At New Orleans, Captain Alford had his gold changed into coin of the realm at $17 per ounce.
It took twelve days to reach St. Louis on the Mississippi, reaching home after an absence of eleven months. Walter Crow, of Pike Co., and James McPike, cousin of Uncle Aaron McPike, returned with him.
When the Civil War came like a thunder bolt on the country Thompson Alford was among the first to enlist, being First Lieutenant in Co. G. under Captain Wilson. After Vicksburg he was made Captain. It was at Vicksburg he saw General Grant, a quiet, unassuming but taciturn man.
Capt. Alford was in the Missouri engagements at Pea Ridge and at Lexington. He was all over the South, Iuka, Corinth, Vicksburg, and severely wounded at Corinth.
"It was terrifying at Vicksburg?" I asked him once. He kept still for a long time.
"You know what Sherman said," was the only answer he made.
When he was wounded and a prisoner at Altoona, Mrs. Alford went to him, being provided escort by General Jackson to the federal lines.
While at Altoon, Sherman made his march to the sea, passing through the town with one column while two passed 15 miles to the north and south.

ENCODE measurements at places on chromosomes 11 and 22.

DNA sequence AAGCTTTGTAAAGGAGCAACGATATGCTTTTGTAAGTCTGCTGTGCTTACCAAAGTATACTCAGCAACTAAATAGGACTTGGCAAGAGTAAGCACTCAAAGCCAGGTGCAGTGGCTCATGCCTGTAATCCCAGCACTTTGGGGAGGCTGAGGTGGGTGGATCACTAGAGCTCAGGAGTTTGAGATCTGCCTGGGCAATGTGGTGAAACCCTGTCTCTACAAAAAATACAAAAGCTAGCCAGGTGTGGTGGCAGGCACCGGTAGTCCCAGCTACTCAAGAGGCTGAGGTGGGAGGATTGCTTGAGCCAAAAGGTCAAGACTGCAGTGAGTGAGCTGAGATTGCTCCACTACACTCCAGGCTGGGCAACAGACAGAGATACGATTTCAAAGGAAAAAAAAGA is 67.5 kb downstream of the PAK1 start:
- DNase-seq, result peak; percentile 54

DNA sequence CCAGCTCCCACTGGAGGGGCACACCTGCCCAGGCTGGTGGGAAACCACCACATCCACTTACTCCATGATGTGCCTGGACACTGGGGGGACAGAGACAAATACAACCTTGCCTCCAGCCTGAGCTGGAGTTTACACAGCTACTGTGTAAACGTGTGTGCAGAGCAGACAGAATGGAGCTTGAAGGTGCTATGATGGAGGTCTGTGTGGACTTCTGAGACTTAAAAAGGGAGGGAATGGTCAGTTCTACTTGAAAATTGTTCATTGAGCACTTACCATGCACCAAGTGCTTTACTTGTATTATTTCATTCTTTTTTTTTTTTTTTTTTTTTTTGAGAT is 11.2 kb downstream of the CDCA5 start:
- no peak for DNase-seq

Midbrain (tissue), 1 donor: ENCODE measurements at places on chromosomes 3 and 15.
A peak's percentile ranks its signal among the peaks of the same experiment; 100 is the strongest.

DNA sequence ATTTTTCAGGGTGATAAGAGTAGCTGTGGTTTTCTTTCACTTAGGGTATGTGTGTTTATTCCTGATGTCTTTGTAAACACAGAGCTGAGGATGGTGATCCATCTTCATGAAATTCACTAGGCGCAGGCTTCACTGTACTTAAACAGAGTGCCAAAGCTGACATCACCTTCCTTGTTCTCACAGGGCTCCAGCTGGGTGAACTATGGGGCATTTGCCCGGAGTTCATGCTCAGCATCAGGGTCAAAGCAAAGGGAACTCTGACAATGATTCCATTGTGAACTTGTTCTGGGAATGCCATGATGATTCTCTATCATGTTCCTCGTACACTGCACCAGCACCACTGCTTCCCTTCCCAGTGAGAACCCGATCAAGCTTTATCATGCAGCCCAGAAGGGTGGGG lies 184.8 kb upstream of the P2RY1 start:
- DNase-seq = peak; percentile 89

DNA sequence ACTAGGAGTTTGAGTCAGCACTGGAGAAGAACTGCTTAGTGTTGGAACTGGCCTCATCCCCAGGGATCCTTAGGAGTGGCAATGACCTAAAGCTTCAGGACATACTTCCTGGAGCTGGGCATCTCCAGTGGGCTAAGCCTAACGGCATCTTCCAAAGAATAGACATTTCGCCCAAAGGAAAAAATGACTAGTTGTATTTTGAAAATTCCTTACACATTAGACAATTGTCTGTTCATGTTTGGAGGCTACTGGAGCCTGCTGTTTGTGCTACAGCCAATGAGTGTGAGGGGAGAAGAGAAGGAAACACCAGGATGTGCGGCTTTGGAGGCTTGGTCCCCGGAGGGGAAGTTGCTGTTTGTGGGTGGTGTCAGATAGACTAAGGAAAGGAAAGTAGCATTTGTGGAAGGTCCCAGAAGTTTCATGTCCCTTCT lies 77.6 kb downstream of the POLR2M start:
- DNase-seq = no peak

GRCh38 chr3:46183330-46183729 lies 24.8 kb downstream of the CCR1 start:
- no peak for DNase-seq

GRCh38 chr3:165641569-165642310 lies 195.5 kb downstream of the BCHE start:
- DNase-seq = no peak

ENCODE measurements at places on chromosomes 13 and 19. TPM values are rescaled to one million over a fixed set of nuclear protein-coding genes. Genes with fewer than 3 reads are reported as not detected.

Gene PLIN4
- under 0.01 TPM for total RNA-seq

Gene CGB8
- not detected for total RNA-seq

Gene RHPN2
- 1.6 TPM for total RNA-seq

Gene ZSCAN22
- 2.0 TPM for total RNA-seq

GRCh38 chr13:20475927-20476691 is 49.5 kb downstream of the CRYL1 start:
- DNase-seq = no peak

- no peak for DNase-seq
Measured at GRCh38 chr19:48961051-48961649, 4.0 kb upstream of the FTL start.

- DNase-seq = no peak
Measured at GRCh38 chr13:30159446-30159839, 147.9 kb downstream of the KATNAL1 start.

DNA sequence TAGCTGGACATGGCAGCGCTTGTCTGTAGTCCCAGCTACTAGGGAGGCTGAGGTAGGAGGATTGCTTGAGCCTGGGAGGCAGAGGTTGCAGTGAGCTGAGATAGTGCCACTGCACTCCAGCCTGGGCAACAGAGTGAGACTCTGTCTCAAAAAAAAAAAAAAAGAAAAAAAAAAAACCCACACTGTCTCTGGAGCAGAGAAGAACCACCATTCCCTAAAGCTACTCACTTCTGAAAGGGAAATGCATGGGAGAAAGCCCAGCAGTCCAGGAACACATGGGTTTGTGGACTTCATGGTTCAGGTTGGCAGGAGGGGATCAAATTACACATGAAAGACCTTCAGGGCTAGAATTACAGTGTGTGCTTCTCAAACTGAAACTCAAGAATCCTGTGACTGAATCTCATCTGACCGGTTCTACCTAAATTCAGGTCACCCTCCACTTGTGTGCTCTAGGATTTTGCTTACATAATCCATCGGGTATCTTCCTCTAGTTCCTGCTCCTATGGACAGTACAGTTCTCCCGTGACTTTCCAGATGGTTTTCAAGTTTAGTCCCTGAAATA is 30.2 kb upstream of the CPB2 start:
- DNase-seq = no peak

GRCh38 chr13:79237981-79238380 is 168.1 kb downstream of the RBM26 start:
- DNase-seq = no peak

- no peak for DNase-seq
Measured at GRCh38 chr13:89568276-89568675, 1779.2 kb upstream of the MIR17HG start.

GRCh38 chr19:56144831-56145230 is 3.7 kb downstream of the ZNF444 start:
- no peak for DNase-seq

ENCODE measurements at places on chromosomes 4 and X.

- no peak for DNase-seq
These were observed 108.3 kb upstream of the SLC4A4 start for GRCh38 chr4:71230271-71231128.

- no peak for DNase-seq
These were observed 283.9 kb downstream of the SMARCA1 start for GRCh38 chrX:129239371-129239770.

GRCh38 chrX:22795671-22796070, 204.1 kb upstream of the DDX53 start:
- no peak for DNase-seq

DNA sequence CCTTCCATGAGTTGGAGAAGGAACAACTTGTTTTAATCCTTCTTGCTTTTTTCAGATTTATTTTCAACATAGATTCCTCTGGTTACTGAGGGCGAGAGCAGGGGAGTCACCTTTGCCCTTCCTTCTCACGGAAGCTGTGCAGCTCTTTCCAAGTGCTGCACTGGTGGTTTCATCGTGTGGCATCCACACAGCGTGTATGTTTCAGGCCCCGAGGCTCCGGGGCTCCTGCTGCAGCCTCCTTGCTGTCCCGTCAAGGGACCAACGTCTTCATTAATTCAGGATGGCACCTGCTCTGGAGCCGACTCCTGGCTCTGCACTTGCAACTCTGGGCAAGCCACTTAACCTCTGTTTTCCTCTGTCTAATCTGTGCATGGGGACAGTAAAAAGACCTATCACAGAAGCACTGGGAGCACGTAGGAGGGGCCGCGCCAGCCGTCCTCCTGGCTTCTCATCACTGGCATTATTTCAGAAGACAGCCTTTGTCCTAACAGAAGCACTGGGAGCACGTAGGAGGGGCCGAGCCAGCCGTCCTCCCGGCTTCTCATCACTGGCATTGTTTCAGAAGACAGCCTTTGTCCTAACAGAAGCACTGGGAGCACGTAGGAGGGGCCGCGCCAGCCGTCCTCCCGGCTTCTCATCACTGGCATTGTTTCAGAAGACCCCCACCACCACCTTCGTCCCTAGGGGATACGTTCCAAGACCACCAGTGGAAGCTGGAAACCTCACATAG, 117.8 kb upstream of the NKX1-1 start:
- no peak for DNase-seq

Federal soldiers were stationed at Altoona and the town was only partially destroyed, but the railroad was wrecked with vandal wantonness. The rails were prized up then at stated intervals, the ties were piled and fired the heat warping the rails so they were rendered useless. The house in which Capt. Aford lay wounded, shot through both legs and unable to walk, was on fire, the fire creeping up the stairs. Mrs. Alford had gone for help to remove him. Meanwhile he rolled from his bed and across the hall, and had determined to make a rolling plunge down the burning stairway when two federal soldiers appeared, carried him down and laid him on the front porch. He was taken to the country from here where his wife nursed him back to partial health. They were at Salma, Ala., when Lee surrendered.
Captain Alford's life was full of great experiences at the tremendously interesting period of national life. Innately modest, it was impossible to get him to relate these stories of great human and national interest.
Captain Alford was married in 1851 to Miss Martha Yeager and became the parents of four children, Fielding Alford, Perry, Betty, Alford Evans, Nannie Alford Chinn, and Dr. R. Lee Alford, all of Vandalia.
Captain and Mrs. Alford were very successful in a material way, and in their long life had a varied experience, given much detail recently at the time of Mrs. Alford's death. For twenty-five years they had spent their lives in quiet retirement in Vandalia, surrounded by peace, plenty, and the loving care of their children.
The funeral sermon was preached Wednesday afternoon, July 3, 1918, on the porch of the home, the large shaded lawn being filled with those who did themselves honor in honoring the passing of this link of the new world and the old. Many people were there, and their children and grandcihldren linked together by generations in interwoven human interests.